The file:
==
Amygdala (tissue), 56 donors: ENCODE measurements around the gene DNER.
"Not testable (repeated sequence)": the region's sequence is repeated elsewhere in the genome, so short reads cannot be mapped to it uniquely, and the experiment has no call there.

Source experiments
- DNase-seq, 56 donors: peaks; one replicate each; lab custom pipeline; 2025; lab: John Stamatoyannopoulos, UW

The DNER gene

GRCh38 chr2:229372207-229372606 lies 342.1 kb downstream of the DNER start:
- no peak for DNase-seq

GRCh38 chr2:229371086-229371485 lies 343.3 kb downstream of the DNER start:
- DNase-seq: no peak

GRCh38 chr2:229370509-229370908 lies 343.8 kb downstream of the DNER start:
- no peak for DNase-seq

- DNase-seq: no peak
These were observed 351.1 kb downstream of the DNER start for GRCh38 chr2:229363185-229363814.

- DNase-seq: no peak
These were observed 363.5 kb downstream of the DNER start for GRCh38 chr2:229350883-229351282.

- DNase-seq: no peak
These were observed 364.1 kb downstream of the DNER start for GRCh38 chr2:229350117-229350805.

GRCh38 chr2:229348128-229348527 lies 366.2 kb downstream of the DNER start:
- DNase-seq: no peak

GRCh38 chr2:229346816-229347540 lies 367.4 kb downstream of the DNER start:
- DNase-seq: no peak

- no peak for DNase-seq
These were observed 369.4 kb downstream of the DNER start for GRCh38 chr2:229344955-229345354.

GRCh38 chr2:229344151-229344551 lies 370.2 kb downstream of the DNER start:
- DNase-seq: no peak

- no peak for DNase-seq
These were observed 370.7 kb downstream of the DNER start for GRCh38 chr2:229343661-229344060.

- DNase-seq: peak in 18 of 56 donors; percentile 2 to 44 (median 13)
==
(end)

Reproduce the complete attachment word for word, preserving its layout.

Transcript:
Amygdala (tissue), 56 donors: ENCODE measurements around the gene DNER.
"Not testable (repeated sequence)": the region's sequence is repeated elsewhere in the genome, so short reads cannot be mapped to it uniquely, and the experiment has no call there.

Source experiments
- DNase-seq, 56 donors: peaks; one replicate each; lab custom pipeline; 2025; lab: John Stamatoyannopoulos, UW

The DNER gene

GRCh38 chr2:229372207-229372606 lies 342.1 kb downstream of the DNER start:
- no peak for DNase-seq

GRCh38 chr2:229371086-229371485 lies 343.3 kb downstream of the DNER start:
- DNase-seq: no peak

GRCh38 chr2:229370509-229370908 lies 343.8 kb downstream of the DNER start:
- no peak for DNase-seq

- DNase-seq: no peak
These were observed 351.1 kb downstream of the DNER start for GRCh38 chr2:229363185-229363814.

- DNase-seq: no peak
These were observed 363.5 kb downstream of the DNER start for GRCh38 chr2:229350883-229351282.

- DNase-seq: no peak
These were observed 364.1 kb downstream of the DNER start for GRCh38 chr2:229350117-229350805.

GRCh38 chr2:229348128-229348527 lies 366.2 kb downstream of the DNER start:
- DNase-seq: no peak

GRCh38 chr2:229346816-229347540 lies 367.4 kb downstream of the DNER start:
- DNase-seq: no peak

- no peak for DNase-seq
These were observed 369.4 kb downstream of the DNER start for GRCh38 chr2:229344955-229345354.

GRCh38 chr2:229344151-229344551 lies 370.2 kb downstream of the DNER start:
- DNase-seq: no peak

- no peak for DNase-seq
These were observed 370.7 kb downstream of the DNER start for GRCh38 chr2:229343661-229344060.

- DNase-seq: peak in 18 of 56 donors; percentile 2 to 44 (median 13)